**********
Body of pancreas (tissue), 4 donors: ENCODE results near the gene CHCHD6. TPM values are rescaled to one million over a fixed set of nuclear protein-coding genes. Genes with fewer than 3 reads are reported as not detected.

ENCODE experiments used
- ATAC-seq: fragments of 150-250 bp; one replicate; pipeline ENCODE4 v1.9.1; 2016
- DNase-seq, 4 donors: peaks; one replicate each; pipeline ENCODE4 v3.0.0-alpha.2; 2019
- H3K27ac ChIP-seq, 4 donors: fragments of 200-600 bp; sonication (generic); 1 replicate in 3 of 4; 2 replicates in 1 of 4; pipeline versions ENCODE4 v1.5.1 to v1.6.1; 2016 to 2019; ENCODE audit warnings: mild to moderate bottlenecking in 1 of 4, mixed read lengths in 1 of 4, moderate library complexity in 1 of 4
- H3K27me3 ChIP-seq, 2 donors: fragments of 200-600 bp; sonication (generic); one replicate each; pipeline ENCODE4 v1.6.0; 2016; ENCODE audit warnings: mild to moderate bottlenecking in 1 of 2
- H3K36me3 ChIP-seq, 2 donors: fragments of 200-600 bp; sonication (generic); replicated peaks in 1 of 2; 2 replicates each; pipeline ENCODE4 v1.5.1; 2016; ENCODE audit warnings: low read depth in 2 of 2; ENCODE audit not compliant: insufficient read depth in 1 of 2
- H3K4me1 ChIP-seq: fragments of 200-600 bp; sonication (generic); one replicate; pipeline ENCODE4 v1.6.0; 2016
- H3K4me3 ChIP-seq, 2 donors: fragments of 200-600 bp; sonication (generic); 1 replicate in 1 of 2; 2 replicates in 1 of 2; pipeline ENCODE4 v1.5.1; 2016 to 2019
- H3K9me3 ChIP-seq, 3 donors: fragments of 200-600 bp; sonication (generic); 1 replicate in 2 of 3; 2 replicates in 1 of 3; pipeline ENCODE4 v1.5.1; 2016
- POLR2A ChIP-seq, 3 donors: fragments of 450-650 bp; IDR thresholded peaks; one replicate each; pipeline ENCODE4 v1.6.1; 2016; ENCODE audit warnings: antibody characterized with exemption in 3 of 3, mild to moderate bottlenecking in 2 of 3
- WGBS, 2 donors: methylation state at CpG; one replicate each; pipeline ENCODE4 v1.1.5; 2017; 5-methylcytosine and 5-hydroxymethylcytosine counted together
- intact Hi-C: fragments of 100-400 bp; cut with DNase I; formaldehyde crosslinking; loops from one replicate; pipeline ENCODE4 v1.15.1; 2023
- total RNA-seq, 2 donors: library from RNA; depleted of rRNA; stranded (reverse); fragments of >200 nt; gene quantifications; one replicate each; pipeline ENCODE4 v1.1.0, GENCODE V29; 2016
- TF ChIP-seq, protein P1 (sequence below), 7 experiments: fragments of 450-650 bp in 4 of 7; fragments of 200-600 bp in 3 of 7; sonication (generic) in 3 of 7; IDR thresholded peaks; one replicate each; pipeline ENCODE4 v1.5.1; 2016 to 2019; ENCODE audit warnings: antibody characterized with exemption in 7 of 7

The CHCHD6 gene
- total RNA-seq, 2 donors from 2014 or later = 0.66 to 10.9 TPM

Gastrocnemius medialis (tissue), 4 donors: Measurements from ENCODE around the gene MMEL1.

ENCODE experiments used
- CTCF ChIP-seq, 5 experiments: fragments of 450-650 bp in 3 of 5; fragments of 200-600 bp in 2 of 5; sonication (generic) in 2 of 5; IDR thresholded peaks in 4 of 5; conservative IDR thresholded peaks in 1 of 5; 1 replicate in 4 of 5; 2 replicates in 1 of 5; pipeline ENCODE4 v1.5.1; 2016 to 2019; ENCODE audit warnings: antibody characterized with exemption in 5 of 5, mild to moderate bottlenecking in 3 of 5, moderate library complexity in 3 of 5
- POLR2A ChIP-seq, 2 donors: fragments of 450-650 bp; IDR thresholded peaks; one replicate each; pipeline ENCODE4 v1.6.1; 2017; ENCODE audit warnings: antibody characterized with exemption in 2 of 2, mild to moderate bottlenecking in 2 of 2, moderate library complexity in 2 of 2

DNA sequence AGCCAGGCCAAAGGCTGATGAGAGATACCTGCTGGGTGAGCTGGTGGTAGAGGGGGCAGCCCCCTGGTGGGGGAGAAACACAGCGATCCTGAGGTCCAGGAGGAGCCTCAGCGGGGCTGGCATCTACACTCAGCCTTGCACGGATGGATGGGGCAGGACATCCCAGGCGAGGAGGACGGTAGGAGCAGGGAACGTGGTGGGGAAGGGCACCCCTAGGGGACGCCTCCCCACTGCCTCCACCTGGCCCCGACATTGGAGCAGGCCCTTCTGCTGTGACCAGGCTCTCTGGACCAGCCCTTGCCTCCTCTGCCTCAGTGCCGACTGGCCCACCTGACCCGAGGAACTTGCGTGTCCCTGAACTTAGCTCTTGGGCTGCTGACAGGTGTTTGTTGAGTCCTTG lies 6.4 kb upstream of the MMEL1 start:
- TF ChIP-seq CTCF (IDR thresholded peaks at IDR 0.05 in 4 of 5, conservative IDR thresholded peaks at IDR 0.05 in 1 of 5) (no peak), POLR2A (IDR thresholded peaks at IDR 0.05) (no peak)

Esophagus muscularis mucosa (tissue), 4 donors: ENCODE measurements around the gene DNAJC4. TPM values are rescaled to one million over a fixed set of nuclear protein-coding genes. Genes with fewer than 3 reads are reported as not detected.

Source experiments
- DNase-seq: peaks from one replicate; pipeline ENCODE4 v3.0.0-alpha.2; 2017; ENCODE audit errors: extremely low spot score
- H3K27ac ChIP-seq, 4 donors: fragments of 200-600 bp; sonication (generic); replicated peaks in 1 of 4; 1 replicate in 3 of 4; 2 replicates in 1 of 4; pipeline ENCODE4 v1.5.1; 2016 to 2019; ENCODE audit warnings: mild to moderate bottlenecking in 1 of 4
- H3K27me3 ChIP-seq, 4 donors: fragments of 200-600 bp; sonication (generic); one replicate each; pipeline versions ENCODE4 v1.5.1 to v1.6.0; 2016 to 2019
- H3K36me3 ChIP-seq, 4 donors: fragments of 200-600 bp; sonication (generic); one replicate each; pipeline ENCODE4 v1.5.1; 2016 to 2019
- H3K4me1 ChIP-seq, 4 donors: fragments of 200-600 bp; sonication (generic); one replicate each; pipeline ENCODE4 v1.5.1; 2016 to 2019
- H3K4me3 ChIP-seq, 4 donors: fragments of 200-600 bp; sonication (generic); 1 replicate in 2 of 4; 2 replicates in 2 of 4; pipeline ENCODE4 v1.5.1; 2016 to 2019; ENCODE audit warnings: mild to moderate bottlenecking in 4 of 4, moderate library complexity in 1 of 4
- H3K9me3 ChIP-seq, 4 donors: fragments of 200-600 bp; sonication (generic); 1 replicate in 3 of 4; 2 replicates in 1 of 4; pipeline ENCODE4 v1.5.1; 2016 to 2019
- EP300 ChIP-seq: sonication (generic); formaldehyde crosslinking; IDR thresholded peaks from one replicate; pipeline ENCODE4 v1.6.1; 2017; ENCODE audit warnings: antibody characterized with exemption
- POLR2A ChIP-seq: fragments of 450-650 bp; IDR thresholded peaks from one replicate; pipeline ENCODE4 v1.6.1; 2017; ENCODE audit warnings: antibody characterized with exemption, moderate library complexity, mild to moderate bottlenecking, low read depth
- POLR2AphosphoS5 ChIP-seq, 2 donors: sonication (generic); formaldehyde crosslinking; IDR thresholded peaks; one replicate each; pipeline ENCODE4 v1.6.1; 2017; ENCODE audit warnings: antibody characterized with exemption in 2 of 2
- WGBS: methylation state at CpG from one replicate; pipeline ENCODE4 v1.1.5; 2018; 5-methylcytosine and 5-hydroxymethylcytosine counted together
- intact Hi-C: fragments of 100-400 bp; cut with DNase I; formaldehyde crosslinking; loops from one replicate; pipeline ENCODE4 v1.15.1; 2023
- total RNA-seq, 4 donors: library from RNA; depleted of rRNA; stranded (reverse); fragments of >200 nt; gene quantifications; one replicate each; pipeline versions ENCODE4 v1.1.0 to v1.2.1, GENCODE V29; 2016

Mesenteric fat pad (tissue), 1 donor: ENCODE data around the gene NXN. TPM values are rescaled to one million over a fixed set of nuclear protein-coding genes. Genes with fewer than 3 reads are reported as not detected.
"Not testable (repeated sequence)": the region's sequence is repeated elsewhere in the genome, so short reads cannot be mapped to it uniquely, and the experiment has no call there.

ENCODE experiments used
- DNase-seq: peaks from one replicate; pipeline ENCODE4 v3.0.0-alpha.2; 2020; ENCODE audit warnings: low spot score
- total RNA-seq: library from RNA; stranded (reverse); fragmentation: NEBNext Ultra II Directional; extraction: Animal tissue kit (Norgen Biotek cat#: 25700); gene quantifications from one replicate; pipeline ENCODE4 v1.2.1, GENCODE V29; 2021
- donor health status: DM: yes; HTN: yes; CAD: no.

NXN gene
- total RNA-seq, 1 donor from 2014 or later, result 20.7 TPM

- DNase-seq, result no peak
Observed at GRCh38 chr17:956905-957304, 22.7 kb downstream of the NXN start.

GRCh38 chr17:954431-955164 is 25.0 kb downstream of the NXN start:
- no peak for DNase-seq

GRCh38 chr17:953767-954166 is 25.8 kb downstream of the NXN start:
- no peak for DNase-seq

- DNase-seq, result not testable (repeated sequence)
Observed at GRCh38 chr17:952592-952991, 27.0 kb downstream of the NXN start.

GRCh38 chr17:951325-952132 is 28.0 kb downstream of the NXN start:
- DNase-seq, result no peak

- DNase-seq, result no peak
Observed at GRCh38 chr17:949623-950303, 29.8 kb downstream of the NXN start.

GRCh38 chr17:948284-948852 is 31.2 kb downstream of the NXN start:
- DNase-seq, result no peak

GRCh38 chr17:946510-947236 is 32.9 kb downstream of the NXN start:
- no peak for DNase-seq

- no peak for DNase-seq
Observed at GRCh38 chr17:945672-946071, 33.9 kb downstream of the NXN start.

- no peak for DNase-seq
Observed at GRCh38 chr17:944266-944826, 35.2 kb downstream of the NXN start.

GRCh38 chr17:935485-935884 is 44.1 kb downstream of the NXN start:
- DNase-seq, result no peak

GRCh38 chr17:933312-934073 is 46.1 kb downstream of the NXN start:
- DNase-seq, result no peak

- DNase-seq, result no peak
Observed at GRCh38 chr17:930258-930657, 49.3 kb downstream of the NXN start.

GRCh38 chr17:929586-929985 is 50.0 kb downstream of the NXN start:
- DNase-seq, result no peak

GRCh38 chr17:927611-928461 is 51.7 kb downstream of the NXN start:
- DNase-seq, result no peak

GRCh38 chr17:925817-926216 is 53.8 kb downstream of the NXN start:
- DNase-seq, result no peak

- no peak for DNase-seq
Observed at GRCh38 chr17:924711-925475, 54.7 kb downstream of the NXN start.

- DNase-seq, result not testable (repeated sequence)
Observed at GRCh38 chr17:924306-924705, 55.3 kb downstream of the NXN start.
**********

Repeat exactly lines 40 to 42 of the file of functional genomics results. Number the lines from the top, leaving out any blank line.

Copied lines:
"Not testable (repeated sequence)": the region's sequence is repeated elsewhere in the genome, so short reads cannot be mapped to it uniquely, and the experiment has no call there.

ENCODE experiments used
- DNase-seq: peaks from one replicate; pipeline ENCODE4 v3.0.0-alpha.2; 2020; ENCODE audit warnings: low spot score